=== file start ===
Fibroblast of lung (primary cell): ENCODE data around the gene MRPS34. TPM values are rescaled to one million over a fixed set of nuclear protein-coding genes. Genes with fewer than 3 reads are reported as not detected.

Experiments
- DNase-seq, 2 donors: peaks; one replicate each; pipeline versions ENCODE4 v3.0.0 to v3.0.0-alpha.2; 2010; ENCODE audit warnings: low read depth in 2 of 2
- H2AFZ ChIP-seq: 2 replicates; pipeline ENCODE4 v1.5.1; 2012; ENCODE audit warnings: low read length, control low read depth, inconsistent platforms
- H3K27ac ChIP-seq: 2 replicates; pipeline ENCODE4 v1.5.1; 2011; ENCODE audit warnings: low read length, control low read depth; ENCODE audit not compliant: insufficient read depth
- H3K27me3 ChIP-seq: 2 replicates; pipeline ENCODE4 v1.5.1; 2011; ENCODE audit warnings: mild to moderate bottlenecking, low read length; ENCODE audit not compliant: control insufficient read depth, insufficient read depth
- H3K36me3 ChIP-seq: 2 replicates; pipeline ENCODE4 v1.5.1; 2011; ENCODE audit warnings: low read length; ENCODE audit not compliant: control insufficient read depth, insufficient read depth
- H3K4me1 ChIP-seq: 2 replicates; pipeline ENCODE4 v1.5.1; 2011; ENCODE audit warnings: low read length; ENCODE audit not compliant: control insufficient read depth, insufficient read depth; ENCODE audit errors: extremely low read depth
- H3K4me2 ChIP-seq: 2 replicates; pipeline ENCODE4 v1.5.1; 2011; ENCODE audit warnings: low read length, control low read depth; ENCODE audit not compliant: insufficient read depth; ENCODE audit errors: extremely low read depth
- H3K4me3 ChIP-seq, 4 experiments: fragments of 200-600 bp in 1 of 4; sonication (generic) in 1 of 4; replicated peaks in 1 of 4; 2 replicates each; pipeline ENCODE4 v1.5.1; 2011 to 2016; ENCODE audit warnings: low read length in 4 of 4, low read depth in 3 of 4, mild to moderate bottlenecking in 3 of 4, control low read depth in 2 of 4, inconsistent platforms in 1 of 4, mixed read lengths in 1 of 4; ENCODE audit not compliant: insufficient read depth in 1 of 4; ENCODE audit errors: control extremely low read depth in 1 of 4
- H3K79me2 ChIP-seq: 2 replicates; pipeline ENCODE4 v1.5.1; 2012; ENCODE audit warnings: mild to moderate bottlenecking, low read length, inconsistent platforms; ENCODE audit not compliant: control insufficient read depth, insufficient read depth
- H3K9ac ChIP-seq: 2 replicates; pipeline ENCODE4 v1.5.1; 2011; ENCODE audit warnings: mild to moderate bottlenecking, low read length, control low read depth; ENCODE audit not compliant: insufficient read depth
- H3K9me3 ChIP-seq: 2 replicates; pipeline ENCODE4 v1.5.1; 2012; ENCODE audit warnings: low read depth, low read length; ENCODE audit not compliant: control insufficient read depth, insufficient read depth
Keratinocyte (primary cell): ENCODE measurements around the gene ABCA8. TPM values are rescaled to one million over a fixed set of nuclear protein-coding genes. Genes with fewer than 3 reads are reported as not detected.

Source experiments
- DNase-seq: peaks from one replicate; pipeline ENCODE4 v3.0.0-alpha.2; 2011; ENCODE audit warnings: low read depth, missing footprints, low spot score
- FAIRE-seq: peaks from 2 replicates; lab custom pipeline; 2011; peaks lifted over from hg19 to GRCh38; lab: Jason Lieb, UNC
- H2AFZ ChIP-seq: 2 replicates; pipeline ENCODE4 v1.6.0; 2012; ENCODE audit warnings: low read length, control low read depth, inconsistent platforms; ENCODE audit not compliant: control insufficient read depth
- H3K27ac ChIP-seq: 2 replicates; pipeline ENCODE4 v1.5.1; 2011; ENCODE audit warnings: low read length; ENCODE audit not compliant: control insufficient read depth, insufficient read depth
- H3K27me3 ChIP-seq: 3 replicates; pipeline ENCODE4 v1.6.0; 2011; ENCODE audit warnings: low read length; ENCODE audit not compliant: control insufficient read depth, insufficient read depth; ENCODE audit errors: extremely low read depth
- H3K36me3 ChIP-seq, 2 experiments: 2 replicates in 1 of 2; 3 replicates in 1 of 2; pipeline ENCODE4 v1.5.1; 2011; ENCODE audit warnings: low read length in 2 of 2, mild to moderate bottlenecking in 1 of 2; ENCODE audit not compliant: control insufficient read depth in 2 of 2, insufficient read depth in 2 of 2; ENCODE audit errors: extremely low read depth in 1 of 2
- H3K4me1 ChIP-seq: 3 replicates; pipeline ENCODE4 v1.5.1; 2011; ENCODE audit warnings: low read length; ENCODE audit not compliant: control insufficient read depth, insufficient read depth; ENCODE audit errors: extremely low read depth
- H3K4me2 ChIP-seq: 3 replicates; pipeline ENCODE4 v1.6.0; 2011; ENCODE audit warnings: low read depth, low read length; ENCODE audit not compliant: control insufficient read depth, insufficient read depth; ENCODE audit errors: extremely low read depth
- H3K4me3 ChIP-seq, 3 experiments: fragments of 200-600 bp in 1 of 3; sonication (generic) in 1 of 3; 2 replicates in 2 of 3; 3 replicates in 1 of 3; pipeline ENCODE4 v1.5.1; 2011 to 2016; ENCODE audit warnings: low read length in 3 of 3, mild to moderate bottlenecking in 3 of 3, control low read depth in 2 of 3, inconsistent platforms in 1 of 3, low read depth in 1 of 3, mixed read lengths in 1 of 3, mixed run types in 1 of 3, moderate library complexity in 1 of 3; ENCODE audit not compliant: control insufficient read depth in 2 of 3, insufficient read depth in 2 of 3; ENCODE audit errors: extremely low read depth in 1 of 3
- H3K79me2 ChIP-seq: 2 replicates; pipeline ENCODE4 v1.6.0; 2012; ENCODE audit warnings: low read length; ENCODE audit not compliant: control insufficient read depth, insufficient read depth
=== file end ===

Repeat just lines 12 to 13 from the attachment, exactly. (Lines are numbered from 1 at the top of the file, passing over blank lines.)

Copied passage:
- H3K9ac ChIP-seq: 2 replicates; pipeline ENCODE4 v1.5.1; 2011; ENCODE audit warnings: mild to moderate bottlenecking, low read length, control low read depth; ENCODE audit not compliant: insufficient read depth
- H3K9me3 ChIP-seq: 2 replicates; pipeline ENCODE4 v1.5.1; 2012; ENCODE audit warnings: low read depth, low read length; ENCODE audit not compliant: control insufficient read depth, insufficient read depth